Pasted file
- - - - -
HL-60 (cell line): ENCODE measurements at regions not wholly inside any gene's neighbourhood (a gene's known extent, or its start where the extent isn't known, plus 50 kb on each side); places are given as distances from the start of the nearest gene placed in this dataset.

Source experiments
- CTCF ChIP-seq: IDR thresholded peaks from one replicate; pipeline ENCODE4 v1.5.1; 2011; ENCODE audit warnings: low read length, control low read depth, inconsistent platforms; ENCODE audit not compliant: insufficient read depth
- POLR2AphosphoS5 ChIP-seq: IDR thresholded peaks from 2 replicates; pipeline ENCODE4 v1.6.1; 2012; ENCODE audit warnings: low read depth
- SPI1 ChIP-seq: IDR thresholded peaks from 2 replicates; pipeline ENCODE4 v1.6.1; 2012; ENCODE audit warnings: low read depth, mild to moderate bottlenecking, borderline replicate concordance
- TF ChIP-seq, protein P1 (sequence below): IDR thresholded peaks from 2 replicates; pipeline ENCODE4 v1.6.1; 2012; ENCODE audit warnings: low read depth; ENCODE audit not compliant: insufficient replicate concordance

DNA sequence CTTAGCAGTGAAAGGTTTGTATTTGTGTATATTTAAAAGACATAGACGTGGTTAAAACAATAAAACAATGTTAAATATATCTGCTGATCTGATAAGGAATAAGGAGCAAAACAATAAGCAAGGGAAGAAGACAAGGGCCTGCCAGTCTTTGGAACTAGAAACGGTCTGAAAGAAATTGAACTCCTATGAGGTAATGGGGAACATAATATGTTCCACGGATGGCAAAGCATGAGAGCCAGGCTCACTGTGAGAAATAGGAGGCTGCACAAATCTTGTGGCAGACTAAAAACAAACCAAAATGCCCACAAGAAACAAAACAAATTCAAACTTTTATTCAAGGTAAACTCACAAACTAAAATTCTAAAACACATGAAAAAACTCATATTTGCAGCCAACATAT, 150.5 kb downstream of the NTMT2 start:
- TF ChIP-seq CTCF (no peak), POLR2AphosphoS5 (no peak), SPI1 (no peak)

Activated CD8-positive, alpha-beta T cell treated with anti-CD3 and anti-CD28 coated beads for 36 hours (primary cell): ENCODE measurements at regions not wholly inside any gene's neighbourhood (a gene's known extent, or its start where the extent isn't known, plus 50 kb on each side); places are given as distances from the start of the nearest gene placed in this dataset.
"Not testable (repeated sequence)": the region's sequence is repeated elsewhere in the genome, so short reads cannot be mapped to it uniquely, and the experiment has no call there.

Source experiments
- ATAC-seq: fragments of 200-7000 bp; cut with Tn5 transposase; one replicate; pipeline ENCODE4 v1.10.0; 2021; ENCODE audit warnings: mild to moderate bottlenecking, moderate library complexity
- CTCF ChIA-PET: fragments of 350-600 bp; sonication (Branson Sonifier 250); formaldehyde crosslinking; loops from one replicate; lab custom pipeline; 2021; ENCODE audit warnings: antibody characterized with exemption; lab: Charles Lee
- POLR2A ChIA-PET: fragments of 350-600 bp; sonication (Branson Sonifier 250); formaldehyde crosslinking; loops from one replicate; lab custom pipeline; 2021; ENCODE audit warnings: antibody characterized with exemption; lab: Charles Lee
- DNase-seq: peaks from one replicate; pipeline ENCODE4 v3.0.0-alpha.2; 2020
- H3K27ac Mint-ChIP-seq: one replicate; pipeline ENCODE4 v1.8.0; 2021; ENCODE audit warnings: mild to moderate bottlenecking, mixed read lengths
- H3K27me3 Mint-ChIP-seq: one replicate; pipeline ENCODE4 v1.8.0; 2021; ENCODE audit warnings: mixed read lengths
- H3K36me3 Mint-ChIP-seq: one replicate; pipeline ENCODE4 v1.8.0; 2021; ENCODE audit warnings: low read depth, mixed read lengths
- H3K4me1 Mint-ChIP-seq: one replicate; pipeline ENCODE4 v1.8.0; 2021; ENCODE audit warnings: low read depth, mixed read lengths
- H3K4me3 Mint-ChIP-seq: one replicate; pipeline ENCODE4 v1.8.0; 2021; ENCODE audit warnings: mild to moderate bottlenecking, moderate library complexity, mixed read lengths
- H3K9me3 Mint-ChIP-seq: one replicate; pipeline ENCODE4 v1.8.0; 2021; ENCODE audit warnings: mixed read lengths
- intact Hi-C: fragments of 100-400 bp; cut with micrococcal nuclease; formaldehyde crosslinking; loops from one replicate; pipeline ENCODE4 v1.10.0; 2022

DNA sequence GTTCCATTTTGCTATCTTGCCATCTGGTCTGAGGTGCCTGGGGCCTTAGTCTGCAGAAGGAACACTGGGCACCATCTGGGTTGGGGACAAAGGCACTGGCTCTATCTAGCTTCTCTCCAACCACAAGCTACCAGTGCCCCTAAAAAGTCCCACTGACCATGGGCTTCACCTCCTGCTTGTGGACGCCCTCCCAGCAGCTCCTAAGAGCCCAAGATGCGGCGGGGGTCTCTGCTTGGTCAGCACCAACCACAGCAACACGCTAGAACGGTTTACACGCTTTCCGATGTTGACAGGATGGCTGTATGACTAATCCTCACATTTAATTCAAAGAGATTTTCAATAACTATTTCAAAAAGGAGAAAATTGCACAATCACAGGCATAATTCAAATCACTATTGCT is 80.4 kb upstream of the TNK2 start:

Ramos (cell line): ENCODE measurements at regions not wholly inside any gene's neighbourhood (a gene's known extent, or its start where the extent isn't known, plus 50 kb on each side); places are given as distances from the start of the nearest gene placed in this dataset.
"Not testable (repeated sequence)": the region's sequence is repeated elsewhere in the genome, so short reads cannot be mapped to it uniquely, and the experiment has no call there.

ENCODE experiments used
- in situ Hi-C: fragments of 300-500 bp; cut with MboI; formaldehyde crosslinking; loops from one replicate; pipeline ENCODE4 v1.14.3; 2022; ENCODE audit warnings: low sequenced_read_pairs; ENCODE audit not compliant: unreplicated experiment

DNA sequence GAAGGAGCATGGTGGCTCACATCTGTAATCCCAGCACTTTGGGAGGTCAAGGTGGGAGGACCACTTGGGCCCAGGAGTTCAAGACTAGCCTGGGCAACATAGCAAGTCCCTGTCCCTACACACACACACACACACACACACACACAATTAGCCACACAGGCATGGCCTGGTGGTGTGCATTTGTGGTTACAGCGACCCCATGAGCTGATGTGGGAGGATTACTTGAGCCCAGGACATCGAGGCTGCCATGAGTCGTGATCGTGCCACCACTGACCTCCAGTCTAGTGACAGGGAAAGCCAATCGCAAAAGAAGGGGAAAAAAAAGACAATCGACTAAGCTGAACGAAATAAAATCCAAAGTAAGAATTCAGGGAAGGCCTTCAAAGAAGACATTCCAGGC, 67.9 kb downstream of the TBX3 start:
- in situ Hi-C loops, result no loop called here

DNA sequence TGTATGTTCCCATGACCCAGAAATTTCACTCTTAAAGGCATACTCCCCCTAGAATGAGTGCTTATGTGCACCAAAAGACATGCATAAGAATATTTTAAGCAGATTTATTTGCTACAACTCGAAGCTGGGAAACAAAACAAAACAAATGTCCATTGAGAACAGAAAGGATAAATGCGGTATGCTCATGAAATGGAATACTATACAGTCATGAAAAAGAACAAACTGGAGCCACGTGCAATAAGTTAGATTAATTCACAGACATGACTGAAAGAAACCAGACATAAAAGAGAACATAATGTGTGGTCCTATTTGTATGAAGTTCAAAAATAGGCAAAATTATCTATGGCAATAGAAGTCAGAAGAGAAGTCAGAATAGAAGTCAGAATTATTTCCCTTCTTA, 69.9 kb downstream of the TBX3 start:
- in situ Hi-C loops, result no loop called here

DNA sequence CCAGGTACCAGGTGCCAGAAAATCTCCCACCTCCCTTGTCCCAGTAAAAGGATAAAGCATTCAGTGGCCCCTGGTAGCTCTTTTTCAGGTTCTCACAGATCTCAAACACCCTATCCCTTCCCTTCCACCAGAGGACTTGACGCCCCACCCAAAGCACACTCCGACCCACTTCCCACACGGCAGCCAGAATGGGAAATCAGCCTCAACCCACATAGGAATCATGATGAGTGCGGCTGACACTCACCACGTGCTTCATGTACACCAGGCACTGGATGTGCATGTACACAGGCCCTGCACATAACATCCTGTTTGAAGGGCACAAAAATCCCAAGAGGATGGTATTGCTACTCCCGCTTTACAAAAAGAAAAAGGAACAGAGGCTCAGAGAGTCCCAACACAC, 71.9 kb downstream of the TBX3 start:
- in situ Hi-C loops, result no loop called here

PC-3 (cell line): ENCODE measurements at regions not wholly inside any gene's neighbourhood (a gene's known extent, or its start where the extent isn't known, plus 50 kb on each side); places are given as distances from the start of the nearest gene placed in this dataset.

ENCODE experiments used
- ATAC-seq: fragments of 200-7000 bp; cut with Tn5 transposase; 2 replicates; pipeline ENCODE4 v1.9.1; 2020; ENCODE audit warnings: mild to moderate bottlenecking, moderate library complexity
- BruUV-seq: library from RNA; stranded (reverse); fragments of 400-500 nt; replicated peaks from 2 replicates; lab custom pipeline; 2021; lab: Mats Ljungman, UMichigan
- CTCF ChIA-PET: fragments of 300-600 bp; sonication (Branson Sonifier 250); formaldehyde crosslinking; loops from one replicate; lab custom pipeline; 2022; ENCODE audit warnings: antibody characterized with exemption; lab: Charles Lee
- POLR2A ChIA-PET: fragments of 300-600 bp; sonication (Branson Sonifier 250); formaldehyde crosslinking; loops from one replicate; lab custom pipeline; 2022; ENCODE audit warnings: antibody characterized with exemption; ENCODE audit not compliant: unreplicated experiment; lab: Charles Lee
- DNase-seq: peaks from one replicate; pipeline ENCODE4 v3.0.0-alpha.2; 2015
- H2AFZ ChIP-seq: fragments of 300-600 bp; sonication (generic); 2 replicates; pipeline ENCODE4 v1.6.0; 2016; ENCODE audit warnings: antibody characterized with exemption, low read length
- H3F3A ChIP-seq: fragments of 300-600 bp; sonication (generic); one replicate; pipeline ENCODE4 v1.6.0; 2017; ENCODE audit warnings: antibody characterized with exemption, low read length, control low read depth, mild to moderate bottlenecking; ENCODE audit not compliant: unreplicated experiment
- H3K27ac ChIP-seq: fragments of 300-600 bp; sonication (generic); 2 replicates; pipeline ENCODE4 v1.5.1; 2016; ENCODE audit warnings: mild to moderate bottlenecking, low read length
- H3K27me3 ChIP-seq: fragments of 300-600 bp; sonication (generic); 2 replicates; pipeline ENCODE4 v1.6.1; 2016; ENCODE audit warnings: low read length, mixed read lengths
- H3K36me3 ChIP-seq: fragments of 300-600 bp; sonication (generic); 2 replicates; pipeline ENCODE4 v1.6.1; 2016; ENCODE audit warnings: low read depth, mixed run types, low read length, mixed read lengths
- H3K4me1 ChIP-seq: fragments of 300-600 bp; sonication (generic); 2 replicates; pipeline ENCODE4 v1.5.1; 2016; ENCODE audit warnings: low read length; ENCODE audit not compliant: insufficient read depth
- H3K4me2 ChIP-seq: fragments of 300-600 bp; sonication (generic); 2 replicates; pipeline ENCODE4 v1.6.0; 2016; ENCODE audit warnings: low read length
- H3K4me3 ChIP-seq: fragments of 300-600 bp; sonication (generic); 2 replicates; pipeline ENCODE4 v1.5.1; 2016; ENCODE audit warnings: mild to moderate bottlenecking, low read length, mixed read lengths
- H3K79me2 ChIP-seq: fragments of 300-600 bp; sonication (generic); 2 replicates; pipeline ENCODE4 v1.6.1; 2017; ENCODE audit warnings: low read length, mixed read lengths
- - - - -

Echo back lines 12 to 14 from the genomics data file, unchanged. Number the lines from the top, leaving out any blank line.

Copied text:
- ATAC-seq: fragments of 200-7000 bp; cut with Tn5 transposase; one replicate; pipeline ENCODE4 v1.10.0; 2021; ENCODE audit warnings: mild to moderate bottlenecking, moderate library complexity
- CTCF ChIA-PET: fragments of 350-600 bp; sonication (Branson Sonifier 250); formaldehyde crosslinking; loops from one replicate; lab custom pipeline; 2021; ENCODE audit warnings: antibody characterized with exemption; lab: Charles Lee
- POLR2A ChIA-PET: fragments of 350-600 bp; sonication (Branson Sonifier 250); formaldehyde crosslinking; loops from one replicate; lab custom pipeline; 2021; ENCODE audit warnings: antibody characterized with exemption; lab: Charles Lee